Love Story: How Cabot Got Its Name

Material excerpted or adapted from Esther Munroe Swift's "Vermont Place Names: Footprints of History," Stephen Green Press, Brattleboro, Vt. 

It has been said that a man could live in Cabot for seventy-five years and have been a resident of four counties without ever leaving his place of birth. The town has been successively part of the Vermont counties of Cumberland, Orange, Caledonia and, since 1855, Washington. As far as can be discovered, Cabot is the only town in Vermont to have been named as a result of a romantic attachment. Major Lyman Hitchcock of Connecticut and Miss Sophia Cabot fell in love while Lyman was still in the Continental Army. Sophia's father refused to let his daughter marry a soldier, and the lovers were thwarted. Then Lyman got in on a Vermont grant in which he was the next-to-largest land buyer. 

Sophia's father went north with a survey crew to inspect the holding of his would-be son-in-law and liked what he saw. He gave the couple his blessing, and the other grantees of Lyman's Vermont town agreed to let him name it for his fiancee.  After the revolution, the young couple settled on their Vermont land, and the 1790 census (actually taken in Vermont in 1791) listed Lyman Hitchcock as head of a household of four people.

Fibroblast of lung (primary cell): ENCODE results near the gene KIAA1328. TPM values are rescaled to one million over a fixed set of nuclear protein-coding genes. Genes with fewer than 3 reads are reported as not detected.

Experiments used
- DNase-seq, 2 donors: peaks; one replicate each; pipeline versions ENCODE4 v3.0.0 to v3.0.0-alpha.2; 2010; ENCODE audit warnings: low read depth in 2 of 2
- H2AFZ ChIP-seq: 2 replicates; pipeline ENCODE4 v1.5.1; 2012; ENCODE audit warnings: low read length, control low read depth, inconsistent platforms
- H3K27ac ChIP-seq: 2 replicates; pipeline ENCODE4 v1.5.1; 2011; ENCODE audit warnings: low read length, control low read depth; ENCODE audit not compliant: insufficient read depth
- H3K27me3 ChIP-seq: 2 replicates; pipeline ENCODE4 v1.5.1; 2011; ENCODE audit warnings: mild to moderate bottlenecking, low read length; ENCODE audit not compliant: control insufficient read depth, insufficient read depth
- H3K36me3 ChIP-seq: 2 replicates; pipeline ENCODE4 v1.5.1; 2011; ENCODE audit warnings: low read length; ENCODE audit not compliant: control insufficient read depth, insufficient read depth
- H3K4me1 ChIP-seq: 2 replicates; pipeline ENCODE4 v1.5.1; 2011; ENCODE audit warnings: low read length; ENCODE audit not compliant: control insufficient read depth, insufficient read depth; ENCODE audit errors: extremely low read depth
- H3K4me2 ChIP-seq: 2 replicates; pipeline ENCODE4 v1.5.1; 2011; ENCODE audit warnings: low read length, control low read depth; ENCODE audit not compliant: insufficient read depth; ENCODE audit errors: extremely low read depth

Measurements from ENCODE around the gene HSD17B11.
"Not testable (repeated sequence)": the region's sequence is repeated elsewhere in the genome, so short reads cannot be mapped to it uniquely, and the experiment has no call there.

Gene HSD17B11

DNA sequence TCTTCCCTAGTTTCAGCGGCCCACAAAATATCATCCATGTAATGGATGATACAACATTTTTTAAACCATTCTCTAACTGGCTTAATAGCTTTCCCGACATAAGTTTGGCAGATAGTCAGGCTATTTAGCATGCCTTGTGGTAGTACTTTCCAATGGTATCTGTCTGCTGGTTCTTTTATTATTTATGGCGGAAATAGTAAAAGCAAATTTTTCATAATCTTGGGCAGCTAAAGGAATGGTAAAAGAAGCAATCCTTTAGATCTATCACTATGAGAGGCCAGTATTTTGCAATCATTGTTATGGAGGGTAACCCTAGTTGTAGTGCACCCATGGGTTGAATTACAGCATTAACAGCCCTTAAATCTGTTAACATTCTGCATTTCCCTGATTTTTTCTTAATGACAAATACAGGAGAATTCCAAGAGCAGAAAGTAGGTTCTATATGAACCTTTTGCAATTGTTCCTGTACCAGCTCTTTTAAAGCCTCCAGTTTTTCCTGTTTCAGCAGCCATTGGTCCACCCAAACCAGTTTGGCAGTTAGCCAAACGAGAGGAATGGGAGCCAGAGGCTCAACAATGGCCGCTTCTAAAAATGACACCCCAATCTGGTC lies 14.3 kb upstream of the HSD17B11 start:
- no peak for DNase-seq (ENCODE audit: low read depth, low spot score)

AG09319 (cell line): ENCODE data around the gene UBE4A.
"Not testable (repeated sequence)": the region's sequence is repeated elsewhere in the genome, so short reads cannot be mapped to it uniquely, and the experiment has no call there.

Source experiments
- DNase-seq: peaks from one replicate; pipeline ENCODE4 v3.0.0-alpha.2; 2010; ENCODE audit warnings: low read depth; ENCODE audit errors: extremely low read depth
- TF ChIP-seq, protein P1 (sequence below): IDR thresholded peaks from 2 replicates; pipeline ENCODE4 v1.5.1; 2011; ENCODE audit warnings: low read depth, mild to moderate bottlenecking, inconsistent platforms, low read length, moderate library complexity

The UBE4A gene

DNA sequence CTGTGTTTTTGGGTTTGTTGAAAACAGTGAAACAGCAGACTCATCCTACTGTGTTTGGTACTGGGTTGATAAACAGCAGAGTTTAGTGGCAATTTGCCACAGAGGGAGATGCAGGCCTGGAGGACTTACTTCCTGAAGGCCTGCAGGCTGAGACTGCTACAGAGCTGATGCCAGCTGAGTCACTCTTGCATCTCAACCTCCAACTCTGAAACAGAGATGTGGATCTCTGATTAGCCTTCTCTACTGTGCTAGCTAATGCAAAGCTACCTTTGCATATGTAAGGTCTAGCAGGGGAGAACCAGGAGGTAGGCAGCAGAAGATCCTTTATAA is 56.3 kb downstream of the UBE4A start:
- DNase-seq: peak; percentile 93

Cabot started out as an army town. When the town was officially organized, eight years after the chartering, six out of seven people elected to fill town offices had been commissioned Continental Army officers (the odd civilian was elected to the office of highway surveyor). The fact that soldiers bought many of the charters sold by Vermont during the Revolution has engendered the mistaken idea that the land was pay for their services. In fact, however, hard money changed hands, and went into the treasury of the little republic. And the money was badly needed; the Continental Congress did not pay any of  Vermont's war expenses because she was neither an old colony not yet recognized as a separate, independent entity, and Cabot did not have what the proprietors of every town hoped for: good farm lands, plenty of mill sites and no excessively high hills. At first the town grew quite rapidly, then after the Civil War it started to decline. The population at present is somewhat less than it was thirty years after the charter was written.

Material excerpted or adapted from Esther Munroe Swift's "Vermont Place Names: Footprints of History."  

According to a direct descendant of Lyman Hitchcock and Sophia Cabot Hitchcock, at least one part of this story is not correct.  Sophia's father died when she was three months old.  Therefore, he did not object to her marrying a soldier and could not have traveled to Cabot to survey the land after Lyman invested in it.